Of Ish-tob; or, of the men of Tob, the country where Jephthah dwelt, Judges 11:3. Besides these, they hired others out of Aram-naharaim, or Mesopotamia, as appears from 1 Chronicles 19:6 Psalm 60:1. And all these were forward enough to combine against David, both to revenge their former losses and reproaches, and to give check to his growing greatness.

And when David heard of it, he sent Joab, and all the host of the mighty men.
Choosing wisely to carry the war into their country, rather than to expect it in his own.

And the children of Ammon came out, and put the battle in array at the entering in of the gate: and the Syrians of Zoba, and of Rehob, and Ishtob, and Maacah, were by themselves in the field.
Of the gate, to wit, of Medeba, as it is expressed, 1 Chronicles 19:7, which was a frontier city. See Numbers 21:30. This place they chose for the fight, that they might both defend that city and their country, whereof that was the entrance, and, if need were, might retreat into it. The Syrians were by themselves in the field; that by their numerous forces they might fall upon the Israelites on the other side. Which were the most valiant and expert soldiers.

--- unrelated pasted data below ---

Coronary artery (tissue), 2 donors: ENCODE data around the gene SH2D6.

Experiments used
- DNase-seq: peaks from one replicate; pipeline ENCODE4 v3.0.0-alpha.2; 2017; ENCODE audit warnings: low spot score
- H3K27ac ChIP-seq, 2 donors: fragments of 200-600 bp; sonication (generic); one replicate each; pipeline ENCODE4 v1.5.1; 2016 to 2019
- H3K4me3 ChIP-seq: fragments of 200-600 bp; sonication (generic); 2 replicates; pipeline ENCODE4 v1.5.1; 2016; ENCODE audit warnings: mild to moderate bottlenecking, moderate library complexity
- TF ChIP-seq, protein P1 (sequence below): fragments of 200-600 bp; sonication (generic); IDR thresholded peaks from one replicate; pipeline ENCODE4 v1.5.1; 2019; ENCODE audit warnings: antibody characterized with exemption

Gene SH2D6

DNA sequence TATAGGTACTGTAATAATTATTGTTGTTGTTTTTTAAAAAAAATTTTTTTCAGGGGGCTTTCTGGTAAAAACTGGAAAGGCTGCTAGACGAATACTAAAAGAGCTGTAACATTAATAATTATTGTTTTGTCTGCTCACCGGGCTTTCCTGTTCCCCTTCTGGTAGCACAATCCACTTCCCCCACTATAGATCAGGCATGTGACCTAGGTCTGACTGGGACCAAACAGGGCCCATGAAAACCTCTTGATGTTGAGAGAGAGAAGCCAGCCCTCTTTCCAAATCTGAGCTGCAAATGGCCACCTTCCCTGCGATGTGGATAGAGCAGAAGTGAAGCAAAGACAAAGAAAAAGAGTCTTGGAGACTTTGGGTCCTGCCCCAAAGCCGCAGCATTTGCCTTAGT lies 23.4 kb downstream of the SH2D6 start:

When Joab saw that the front of the battle was against him before and behind, he chose of all the choice men of Israel, and put them in array against the Syrians:
Which were the most valuable valiant and expert soldiers.

And the rest of the people he delivered into the hand of Abishai his brother, that he might put them in array against the children of Ammon.
No text from Poole on this verse.

And he said, If the Syrians be too strong for me, then thou shalt help me: but if the children of Ammon be too strong for thee, then I will come and help thee.
No text from Poole on this verse.

Be of good courage, and let us play the men for our people, and for the cities of our God: and the LORD do that which seemeth him good.